The Shamo chicken is one of the most interesting in the world. Hailing from Japan, these huge chickens were once bred for cockfighting but have now become a beloved members of many backyard flocks.

But what are these chickens used for and is a Shamo chicken right for you? Thankfully we have all the answers here! All you need to do is read on and enjoy our complete guide to the Shamo chicken.

History and Origin of Shamo Chicken

History and Origin of Shamo Chicken
Image Credit: sheepadoodle

Before we get started, we should clear up that Shamo is not a breed of chicken. Instead, Shamo is a collective name that the Japanese gave for a group of chickens that all share similar ancestry, appearance, and characteristics.

There are seven varieties of this chicken, which are:

  • Ehigo-Nankin-Shamo
  • O-Shamo
  • Kinpa
  • Ko-Shamo
  • Nankin-Shamo
  • Yakido/Ygido
  • Yamato-Shamo/Yamato Gunkei

However, these varieties are very similar in terms of their appearance, behavior, use, and characteristics. Due to this, for the rest of the article, we’ll be talking more generally about Shamo chickens.

The Shamo chicken is native to Japan and has been bred there for over 300 years. The first Shamo chickens were initially bred for cockfighting. However, cockfighting was outlawed in Japan just after the end of the Second World War.

These days Shamo chickens are bred for exhibition shows and as pets. As there is very little use for this chicken other than exhibitions, they have become extremely rare and are at risk of becoming endangered.

Physical Characteristics of Shamo Chicken

Physical Characteristics of Shamo Chicken
Image Credit: freeads

As they were initially made for fighting, they have been bred to have an imposing size along with a high level of strength. This makes them much bigger than your average chickens. With their long necks and upright posture, they look more like vultures.

They stand tall and can often reach well over 70cm in height. Along with that upright position, they have a broad chest which further adds to their imposing look. Added to this, these are not fluffy birds and have short feathers that are held tightly against their body.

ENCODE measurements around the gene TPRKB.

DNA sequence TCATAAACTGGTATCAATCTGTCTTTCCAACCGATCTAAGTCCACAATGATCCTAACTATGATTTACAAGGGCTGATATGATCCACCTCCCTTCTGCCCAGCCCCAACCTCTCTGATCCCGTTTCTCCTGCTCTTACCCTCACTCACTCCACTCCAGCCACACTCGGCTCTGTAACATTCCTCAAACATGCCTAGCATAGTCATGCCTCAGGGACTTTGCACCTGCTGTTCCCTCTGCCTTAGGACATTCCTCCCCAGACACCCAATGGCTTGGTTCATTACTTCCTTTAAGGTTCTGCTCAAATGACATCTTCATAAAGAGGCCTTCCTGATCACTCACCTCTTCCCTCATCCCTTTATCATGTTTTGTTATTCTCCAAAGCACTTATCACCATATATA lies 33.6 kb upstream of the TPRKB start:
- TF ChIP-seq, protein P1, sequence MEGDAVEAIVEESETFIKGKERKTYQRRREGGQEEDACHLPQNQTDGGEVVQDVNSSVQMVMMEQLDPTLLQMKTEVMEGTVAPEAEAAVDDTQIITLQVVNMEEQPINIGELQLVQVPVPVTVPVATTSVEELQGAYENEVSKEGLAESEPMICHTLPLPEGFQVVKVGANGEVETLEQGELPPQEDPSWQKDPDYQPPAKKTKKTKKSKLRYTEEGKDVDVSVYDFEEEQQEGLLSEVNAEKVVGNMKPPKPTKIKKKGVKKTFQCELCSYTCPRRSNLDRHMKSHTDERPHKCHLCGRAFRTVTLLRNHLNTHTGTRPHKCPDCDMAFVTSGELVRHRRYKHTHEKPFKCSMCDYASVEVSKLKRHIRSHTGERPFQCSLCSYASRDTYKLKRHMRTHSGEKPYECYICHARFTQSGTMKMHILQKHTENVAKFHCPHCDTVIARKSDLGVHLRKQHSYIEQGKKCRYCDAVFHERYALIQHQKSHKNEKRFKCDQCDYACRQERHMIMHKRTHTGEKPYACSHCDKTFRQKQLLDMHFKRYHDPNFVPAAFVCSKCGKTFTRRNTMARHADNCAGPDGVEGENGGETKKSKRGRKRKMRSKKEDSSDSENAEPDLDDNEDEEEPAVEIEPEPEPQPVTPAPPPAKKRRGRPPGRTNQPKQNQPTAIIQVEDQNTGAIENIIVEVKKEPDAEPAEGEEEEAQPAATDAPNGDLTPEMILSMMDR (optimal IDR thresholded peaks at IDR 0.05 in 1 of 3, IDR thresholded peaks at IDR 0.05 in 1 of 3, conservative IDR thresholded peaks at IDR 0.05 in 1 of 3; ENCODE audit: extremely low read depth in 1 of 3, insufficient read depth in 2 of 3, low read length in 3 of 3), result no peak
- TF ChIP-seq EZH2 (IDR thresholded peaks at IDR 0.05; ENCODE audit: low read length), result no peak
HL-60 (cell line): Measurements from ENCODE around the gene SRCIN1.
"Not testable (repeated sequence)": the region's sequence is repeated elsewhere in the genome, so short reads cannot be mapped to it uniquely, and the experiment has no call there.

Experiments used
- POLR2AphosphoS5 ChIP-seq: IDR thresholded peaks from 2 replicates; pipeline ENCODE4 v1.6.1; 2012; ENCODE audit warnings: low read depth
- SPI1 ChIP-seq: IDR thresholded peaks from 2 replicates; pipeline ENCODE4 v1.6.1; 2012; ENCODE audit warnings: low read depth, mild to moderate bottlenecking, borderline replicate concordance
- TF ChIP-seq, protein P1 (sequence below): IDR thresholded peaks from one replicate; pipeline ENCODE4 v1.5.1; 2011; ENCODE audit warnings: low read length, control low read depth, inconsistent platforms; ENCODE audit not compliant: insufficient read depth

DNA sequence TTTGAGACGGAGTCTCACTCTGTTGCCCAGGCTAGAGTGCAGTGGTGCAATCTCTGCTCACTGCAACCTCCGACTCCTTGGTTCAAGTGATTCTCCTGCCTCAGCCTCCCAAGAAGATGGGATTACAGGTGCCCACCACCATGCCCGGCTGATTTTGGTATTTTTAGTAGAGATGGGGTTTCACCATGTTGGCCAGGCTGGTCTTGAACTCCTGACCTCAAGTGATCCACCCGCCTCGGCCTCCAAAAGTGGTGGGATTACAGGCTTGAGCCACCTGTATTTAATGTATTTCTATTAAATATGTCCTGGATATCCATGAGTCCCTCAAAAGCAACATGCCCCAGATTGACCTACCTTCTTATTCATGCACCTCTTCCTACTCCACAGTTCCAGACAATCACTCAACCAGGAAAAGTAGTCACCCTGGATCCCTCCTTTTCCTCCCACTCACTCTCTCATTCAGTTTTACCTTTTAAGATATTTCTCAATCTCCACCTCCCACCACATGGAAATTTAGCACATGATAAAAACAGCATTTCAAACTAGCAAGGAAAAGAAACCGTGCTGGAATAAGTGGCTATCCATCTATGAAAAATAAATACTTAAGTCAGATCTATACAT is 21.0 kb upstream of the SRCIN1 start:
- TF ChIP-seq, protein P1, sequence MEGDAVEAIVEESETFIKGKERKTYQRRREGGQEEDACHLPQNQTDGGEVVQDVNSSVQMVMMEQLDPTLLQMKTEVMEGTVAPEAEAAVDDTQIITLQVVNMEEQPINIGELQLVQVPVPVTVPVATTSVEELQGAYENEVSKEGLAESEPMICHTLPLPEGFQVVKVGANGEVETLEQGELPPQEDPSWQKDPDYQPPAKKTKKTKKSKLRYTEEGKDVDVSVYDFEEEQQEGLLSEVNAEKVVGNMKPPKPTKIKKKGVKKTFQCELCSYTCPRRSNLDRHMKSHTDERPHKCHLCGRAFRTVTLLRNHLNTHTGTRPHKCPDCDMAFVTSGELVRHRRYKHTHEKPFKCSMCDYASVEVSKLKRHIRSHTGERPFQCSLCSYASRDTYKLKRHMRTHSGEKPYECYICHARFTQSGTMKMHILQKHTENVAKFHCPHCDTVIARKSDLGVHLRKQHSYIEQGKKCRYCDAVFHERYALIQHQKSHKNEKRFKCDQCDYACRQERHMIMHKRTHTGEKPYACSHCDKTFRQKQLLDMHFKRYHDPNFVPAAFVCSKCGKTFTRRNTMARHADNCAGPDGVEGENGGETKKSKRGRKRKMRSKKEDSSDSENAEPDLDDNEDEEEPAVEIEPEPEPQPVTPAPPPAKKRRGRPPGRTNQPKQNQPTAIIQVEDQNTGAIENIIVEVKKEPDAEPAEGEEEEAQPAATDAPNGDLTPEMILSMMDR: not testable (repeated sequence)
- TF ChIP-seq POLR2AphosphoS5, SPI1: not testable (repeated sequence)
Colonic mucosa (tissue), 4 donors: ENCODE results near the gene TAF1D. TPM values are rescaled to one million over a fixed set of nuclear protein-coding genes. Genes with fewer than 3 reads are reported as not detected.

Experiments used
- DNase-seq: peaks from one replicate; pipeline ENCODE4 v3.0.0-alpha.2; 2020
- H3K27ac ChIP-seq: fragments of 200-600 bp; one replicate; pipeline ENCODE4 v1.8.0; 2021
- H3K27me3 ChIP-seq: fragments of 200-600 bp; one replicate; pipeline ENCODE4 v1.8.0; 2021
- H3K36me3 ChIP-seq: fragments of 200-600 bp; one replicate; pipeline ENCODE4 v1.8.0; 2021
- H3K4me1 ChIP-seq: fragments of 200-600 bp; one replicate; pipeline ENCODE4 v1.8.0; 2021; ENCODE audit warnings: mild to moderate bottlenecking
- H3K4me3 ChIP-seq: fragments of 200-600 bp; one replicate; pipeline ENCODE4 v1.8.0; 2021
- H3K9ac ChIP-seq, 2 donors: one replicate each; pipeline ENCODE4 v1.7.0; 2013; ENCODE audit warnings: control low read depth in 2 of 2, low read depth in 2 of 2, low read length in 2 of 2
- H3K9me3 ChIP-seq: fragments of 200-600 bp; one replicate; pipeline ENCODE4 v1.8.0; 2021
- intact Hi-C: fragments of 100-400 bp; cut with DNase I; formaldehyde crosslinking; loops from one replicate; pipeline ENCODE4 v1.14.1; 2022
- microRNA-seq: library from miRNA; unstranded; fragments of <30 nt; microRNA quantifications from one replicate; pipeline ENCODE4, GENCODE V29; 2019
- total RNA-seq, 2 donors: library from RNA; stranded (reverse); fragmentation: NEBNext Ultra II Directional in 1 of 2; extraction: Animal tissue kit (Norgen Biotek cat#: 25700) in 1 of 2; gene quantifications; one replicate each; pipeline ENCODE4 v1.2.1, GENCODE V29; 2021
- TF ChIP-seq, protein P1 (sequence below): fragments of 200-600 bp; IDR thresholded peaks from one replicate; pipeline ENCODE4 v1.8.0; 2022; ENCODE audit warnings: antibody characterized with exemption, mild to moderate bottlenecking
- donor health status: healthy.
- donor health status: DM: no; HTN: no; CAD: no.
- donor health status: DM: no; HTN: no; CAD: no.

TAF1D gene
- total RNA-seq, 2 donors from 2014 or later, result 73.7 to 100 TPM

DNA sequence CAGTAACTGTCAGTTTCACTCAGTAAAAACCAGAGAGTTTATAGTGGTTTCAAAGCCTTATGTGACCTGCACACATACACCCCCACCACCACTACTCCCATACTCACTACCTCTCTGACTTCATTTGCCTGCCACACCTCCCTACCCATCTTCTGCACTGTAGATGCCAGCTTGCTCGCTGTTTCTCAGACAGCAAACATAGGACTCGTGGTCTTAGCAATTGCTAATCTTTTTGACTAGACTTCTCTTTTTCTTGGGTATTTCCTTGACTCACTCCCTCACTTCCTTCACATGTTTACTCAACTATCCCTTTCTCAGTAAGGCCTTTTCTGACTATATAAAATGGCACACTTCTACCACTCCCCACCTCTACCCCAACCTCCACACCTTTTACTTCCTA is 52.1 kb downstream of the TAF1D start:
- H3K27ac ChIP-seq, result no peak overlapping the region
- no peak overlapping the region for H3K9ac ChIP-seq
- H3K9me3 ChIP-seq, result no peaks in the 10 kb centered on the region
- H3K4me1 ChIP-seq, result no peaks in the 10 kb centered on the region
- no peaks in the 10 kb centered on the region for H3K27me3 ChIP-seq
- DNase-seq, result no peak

This helps to give the Shamo an athletic and muscular appearance. They have other distinctive features too, such as having a very small wattle, accentuating their broad jawline. When you add that to its large deep red comb, everything about this bird looks aggressive.

Their weight will depend on the specific breed you have, but most hens will grow to be around 7 lbs. Roosters can get to a very imposing 11 lbs.

Uses of a Shamo Chicken

Uses of a Shamo Chicken
Image Credit: chickenandchicksinfo

Now we know a little more about the Shamo chicken, what are they used for? Thankfully they aren’t used for cockfighting in Japan or the USA anymore, but why would you keep this aggressive chicken? Let’s investigate.

1. Meat

Shamo chickens are not used for their meat. While these chickens are tall, they are slender which means there isn’t much meat on them.

More importantly than that, the meat just doesn’t taste great. These chickens have tough meat which doesn’t have a lot of flavor. If you were hoping to partly raise this chicken for their meat, then it’s best to look elsewhere.

2. Eggs

Eggs are a non-starter too. They are everything you don’t want in a layer. They only make around 90 eggs per year, and they are medium in size. For comparison, a great layer can lay over 300 large eggs per year.

They are also broody, which is a quality you don’t want in an egg layer. This means they want to sit on their laid eggs and raise their chicks, and they can get aggressive if you try to claim their eggs.

However, one advantage is that you have other breeds of chickens that don’t have broody hens. You can often get the Shamo chicken to sit on the eggs of other chickens and she’ll raise them as her own. But the bottom line is that it’s almost pointless to keep Shamo chickens if you want their eggs.

3. Pets

You can probably appreciate now why these chickens may become endangered. But while not good for meat or eggs, many like keeping them for their distinctive appearance and personality.

There are still many exhibition shows where people like to show off their beautiful chickens and that helps to keep the Shamo chickens popular. Along with this, they can also be a good idea for a pet in the right circumstances.

While bred for their aggression, these chickens are rarely aggressive toward humans. In fact, the hens are generally seen as both docile and friendly. If raised from birth, they can make a great backyard companion.

A Shamo chicken isn’t one that you’re going to pick up and pet. Instead, they are ideal pets for those who admire these birds for their striking appearance and intriguing personality. These intelligent and inquisitive animals are much more stimulating to watch than other types of chicken.